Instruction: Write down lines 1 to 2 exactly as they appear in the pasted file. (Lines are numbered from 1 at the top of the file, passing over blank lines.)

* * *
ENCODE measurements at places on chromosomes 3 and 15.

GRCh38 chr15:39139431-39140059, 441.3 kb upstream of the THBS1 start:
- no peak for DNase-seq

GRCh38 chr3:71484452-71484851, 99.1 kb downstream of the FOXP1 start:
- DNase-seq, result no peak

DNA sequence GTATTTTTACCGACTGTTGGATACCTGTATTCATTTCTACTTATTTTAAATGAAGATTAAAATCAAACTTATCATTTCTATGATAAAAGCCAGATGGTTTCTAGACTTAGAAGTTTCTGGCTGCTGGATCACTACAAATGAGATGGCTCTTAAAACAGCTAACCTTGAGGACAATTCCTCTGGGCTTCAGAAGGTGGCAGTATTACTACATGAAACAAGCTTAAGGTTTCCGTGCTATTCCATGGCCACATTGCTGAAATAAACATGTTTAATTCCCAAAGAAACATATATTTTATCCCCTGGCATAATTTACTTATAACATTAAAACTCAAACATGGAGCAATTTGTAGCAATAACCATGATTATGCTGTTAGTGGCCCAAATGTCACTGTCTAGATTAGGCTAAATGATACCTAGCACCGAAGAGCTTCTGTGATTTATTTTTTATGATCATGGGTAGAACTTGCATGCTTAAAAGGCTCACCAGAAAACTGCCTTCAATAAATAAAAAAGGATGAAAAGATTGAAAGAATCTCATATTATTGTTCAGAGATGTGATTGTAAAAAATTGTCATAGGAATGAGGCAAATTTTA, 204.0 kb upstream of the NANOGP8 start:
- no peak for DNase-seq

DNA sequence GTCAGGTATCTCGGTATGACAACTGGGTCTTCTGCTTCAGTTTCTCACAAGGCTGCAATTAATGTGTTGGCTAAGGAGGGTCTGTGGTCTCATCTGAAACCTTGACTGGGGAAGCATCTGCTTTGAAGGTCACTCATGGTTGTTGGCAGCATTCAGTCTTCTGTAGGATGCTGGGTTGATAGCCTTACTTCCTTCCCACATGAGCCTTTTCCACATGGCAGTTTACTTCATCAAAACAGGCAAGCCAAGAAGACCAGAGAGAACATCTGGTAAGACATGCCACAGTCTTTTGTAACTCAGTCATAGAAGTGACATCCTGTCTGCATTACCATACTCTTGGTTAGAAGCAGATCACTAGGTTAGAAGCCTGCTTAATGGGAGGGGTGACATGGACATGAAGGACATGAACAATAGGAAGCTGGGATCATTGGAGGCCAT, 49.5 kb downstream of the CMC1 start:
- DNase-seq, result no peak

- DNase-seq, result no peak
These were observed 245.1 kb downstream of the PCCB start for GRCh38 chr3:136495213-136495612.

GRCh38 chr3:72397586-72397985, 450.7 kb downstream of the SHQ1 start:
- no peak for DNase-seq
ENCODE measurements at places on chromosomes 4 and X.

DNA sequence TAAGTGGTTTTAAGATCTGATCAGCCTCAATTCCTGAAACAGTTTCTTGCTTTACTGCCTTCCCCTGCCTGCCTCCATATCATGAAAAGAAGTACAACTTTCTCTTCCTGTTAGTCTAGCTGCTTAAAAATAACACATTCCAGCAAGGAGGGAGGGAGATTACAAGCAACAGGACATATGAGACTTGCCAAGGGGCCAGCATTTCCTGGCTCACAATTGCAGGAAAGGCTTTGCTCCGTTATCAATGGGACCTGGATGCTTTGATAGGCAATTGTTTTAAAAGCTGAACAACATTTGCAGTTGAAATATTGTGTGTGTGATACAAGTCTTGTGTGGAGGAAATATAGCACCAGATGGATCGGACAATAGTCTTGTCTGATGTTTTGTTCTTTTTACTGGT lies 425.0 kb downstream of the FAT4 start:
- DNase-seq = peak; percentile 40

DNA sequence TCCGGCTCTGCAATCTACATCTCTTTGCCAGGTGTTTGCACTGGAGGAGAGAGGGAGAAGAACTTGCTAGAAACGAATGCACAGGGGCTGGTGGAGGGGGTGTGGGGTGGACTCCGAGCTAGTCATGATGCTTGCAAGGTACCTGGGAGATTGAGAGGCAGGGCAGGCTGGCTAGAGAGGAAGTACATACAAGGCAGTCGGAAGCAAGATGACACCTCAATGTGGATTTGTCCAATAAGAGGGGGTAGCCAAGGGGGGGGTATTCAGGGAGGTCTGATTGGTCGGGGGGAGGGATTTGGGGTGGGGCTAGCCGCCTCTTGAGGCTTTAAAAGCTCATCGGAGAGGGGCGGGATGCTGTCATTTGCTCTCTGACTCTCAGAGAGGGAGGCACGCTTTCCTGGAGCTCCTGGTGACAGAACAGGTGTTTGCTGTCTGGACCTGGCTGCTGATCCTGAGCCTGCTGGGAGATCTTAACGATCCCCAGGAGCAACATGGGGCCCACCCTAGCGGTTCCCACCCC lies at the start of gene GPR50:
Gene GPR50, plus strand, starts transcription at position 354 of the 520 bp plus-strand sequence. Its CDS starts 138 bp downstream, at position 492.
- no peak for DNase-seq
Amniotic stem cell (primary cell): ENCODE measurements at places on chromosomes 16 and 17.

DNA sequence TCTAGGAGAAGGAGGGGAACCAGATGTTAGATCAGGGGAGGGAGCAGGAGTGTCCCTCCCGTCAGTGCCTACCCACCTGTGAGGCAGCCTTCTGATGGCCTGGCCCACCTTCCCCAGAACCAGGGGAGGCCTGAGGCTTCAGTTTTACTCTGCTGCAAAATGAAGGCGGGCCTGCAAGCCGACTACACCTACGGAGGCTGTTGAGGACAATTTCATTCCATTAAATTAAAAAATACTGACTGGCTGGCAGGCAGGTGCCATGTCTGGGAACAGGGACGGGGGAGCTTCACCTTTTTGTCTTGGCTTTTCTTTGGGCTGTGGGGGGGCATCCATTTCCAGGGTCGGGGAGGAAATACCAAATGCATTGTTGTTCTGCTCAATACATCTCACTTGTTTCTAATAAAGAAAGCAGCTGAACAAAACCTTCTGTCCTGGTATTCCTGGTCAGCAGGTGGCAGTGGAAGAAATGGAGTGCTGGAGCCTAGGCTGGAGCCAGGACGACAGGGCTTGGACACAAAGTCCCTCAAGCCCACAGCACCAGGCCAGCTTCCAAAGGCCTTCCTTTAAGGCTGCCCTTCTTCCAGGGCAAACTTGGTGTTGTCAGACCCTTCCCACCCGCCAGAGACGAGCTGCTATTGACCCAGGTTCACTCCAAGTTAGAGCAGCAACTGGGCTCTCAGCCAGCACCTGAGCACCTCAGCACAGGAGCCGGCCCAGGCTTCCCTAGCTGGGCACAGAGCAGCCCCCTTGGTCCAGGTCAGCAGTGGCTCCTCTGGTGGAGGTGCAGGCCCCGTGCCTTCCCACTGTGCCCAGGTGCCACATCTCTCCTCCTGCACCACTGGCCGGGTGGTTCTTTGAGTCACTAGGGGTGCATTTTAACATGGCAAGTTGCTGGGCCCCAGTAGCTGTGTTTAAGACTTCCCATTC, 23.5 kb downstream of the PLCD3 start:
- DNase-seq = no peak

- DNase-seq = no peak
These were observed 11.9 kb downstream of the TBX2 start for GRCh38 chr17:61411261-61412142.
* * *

ENCODE measurements at places on chromosomes 3 and 15.

GRCh38 chr15:39139431-39140059, 441.3 kb upstream of the THBS1 start: